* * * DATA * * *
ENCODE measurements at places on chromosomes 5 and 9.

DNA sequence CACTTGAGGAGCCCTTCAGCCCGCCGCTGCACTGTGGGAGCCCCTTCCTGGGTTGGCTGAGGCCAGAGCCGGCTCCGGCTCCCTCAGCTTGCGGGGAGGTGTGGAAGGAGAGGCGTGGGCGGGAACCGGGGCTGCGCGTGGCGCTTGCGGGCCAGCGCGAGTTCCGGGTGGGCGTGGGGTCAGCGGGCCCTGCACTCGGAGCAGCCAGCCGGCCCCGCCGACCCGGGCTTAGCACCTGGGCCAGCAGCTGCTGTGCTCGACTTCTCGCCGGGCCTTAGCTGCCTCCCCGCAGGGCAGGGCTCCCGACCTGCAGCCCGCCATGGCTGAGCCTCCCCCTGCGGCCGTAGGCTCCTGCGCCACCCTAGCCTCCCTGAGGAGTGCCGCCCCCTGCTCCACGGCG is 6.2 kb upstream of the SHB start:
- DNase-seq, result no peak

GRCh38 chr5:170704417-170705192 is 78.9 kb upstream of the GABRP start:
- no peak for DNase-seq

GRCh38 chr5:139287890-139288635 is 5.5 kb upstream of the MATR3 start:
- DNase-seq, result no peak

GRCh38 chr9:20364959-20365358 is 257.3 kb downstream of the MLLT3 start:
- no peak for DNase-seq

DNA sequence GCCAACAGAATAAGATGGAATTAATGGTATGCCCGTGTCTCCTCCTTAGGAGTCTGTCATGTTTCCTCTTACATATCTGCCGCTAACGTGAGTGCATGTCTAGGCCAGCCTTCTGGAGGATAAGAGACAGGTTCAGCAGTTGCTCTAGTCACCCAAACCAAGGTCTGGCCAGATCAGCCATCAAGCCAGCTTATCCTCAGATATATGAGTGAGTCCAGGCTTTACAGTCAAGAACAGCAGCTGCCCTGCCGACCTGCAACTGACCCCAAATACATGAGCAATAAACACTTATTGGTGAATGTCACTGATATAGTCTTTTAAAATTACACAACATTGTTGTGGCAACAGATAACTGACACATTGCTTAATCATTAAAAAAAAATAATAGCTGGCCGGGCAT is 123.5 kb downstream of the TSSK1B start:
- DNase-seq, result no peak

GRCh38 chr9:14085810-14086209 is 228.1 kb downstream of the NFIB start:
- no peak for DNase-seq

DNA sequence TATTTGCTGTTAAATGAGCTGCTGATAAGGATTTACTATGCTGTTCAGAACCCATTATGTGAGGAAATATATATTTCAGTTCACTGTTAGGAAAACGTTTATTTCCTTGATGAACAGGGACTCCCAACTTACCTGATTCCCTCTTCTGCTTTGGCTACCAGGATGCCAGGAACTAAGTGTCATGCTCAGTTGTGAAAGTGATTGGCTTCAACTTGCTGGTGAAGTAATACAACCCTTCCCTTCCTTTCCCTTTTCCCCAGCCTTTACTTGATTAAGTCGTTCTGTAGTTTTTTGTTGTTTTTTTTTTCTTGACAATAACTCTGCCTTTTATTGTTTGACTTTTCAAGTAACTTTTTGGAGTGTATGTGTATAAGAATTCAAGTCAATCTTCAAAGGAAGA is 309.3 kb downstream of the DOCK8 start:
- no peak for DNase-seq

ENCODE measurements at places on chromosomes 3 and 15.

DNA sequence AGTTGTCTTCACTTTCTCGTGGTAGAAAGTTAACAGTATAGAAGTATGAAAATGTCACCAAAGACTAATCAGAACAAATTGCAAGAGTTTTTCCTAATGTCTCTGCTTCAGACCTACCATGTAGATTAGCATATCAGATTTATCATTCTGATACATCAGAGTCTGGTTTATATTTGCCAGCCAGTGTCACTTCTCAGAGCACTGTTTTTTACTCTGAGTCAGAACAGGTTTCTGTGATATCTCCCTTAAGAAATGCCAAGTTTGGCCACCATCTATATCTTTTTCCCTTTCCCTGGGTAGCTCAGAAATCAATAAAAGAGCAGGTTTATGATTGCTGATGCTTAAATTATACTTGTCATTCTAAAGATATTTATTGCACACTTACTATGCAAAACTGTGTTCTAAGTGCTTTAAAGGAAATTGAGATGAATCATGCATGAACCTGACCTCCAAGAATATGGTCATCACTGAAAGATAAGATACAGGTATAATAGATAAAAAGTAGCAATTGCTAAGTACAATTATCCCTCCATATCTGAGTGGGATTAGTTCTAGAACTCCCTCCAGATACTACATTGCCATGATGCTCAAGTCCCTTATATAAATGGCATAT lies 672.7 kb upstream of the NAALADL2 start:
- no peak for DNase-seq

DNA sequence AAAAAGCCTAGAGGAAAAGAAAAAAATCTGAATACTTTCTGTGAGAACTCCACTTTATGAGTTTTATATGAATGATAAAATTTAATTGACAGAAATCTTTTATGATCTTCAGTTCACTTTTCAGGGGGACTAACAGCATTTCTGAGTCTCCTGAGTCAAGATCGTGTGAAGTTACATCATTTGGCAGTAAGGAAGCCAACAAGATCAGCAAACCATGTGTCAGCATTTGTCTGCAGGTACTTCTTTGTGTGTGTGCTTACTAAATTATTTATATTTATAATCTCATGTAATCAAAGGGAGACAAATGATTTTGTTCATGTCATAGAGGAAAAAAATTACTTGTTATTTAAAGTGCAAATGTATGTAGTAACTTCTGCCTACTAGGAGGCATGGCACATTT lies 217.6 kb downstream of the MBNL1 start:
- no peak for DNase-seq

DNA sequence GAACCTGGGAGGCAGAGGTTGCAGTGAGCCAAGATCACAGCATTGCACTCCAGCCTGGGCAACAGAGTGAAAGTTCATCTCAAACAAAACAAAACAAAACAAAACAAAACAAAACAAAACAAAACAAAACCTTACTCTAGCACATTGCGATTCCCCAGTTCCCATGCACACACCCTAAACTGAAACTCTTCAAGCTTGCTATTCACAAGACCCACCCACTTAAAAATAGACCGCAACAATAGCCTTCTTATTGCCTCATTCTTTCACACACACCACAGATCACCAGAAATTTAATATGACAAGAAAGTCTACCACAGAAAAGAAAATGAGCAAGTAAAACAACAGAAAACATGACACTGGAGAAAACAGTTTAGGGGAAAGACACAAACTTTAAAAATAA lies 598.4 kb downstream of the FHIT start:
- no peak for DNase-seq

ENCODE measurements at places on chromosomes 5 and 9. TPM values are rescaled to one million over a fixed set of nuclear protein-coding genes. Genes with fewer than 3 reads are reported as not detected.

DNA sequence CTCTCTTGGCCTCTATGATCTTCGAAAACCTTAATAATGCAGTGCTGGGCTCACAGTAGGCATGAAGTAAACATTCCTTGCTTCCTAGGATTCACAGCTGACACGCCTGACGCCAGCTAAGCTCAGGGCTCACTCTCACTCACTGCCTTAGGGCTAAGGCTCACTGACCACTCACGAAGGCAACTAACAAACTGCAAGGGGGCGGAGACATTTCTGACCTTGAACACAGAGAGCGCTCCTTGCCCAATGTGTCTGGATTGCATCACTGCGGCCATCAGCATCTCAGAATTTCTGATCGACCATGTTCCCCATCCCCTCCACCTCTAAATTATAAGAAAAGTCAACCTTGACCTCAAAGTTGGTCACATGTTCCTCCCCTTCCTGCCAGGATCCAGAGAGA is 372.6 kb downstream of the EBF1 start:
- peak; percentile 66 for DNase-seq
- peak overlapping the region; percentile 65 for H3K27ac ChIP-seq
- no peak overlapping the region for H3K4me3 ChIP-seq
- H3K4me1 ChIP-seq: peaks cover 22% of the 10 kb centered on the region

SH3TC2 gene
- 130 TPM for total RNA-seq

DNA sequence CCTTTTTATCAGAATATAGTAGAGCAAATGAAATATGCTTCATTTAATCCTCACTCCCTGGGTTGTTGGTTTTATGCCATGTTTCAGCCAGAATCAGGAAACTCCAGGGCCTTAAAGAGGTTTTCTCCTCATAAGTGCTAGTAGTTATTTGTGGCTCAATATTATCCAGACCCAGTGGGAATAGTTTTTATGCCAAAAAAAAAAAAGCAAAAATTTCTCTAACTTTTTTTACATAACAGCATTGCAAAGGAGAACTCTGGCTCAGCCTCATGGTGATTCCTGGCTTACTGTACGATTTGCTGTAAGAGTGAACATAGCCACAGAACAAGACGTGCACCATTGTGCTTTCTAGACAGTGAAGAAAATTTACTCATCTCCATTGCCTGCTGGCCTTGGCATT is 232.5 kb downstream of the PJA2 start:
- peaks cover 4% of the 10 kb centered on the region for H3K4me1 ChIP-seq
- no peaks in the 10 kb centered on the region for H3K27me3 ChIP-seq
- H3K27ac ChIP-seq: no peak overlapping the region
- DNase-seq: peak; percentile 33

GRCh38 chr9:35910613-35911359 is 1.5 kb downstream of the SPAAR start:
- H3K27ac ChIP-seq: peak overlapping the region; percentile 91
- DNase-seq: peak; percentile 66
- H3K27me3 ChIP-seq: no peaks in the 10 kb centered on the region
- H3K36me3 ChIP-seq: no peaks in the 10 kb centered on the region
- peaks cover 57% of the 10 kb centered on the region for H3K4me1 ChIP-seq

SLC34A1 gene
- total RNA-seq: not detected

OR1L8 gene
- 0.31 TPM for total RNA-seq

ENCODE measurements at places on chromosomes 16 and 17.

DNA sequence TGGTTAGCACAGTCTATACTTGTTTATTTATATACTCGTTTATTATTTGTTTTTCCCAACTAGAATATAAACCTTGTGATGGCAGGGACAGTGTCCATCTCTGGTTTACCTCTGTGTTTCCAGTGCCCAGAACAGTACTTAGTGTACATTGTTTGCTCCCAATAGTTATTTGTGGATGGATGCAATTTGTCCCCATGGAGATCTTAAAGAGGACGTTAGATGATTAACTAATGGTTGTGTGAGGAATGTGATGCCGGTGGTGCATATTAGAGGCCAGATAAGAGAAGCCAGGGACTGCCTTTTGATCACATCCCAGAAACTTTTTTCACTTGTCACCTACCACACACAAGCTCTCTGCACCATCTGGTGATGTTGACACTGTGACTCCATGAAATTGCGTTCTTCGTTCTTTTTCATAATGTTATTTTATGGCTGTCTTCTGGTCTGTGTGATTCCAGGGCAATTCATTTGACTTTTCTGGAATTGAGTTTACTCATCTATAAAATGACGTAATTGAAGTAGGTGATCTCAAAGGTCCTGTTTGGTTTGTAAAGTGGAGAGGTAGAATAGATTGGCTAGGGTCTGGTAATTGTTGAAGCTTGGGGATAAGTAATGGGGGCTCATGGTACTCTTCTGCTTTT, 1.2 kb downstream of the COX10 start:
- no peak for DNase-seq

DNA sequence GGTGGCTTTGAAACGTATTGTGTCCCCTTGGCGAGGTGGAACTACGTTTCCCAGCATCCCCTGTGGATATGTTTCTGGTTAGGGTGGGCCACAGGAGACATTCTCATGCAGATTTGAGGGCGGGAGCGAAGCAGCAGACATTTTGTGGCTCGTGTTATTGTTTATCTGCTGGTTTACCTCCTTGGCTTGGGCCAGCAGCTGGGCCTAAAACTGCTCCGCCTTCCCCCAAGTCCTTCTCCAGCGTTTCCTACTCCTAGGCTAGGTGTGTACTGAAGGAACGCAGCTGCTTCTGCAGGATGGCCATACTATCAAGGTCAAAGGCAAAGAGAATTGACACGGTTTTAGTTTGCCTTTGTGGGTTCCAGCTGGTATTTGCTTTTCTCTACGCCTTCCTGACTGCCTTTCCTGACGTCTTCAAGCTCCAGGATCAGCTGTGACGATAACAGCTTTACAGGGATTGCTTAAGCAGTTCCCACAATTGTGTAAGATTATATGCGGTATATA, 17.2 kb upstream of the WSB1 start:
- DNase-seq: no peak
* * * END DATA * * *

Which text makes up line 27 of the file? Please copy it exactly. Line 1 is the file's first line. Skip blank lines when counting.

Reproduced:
- no peak overlapping the region for H3K4me3 ChIP-seq